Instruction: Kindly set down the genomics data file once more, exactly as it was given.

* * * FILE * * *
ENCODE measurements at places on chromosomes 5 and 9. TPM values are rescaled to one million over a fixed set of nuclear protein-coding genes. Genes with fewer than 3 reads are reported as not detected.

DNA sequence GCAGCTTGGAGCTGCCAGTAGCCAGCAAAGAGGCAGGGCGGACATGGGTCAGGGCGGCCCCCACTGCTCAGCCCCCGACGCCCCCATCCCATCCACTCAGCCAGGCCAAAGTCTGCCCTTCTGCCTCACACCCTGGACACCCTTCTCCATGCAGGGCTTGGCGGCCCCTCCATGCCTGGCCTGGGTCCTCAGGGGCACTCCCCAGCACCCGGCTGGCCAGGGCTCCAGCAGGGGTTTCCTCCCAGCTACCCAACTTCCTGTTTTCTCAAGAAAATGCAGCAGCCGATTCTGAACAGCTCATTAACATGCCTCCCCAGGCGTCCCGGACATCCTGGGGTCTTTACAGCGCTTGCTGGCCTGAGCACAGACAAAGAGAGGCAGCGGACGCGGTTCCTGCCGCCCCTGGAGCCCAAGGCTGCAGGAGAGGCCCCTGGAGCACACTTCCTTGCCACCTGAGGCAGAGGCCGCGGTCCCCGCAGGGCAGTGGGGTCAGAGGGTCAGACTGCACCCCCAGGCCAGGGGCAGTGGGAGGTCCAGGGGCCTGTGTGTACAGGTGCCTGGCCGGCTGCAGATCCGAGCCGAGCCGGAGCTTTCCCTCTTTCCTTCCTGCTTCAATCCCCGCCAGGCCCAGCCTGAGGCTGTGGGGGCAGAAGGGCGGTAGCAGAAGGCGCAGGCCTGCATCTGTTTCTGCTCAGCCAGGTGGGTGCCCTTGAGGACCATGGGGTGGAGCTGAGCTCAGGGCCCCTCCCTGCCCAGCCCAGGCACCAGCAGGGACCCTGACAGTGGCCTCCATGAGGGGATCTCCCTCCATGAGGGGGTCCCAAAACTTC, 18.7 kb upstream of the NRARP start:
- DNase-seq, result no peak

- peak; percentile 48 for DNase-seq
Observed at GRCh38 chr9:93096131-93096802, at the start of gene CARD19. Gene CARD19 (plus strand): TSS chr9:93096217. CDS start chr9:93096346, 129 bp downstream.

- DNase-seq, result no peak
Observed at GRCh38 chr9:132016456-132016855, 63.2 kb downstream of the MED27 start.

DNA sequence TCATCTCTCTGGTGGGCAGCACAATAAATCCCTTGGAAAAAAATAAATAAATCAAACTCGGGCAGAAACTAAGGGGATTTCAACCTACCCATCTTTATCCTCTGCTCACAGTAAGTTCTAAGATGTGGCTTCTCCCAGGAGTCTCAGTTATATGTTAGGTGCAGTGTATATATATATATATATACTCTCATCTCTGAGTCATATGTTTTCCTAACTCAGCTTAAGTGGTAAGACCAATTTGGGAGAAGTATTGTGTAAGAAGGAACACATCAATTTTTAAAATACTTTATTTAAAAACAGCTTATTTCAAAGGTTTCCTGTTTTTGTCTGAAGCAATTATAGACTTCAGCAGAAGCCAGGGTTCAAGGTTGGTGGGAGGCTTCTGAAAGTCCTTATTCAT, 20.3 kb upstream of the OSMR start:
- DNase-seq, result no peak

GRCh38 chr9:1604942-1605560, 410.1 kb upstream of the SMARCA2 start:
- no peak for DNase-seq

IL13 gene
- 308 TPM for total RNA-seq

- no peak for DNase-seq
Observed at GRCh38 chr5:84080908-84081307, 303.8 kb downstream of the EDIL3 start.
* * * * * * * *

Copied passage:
ENCODE measurements at places on chromosomes 5 and 9. TPM values are rescaled to one million over a fixed set of nuclear protein-coding genes. Genes with fewer than 3 reads are reported as not detected.

DNA sequence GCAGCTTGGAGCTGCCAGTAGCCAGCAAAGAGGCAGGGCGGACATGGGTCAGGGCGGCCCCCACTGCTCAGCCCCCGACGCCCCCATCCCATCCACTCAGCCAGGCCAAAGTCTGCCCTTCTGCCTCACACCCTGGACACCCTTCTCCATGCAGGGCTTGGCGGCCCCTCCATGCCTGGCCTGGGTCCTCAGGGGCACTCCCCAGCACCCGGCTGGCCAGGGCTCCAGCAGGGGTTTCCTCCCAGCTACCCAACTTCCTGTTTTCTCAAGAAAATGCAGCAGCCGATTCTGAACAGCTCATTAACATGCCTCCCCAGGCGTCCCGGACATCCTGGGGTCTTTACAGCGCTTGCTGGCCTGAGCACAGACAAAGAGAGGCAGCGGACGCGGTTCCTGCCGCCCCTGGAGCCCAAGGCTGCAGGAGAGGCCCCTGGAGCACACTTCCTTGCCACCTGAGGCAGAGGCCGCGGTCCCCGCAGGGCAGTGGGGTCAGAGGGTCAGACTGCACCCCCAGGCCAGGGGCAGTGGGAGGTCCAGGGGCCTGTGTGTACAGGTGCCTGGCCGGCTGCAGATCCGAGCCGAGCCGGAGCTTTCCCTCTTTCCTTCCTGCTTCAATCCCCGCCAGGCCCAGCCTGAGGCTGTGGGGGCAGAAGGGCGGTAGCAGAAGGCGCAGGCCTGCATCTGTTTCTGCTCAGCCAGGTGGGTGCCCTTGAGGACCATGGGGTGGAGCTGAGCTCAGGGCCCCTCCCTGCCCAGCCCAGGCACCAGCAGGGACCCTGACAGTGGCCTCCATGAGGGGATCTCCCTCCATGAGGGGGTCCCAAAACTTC, 18.7 kb upstream of the NRARP start:
- DNase-seq, result no peak

- peak; percentile 48 for DNase-seq
Observed at GRCh38 chr9:93096131-93096802, at the start of gene CARD19. Gene CARD19 (plus strand): TSS chr9:93096217. CDS start chr9:93096346, 129 bp downstream.

- DNase-seq, result no peak
Observed at GRCh38 chr9:132016456-132016855, 63.2 kb downstream of the MED27 start.

DNA sequence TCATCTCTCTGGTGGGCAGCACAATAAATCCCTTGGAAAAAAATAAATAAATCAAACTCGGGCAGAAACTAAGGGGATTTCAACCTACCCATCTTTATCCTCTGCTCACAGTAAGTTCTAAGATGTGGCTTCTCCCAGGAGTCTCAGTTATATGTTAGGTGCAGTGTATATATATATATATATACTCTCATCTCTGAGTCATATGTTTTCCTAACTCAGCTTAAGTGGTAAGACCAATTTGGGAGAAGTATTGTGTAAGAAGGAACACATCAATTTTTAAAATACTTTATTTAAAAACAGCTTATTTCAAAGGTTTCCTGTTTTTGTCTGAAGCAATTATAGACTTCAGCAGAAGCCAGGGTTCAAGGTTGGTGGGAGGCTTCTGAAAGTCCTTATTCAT, 20.3 kb upstream of the OSMR start:
- DNase-seq, result no peak

GRCh38 chr9:1604942-1605560, 410.1 kb upstream of the SMARCA2 start:
- no peak for DNase-seq

IL13 gene
- 308 TPM for total RNA-seq

- no peak for DNase-seq
Observed at GRCh38 chr5:84080908-84081307, 303.8 kb downstream of the EDIL3 start.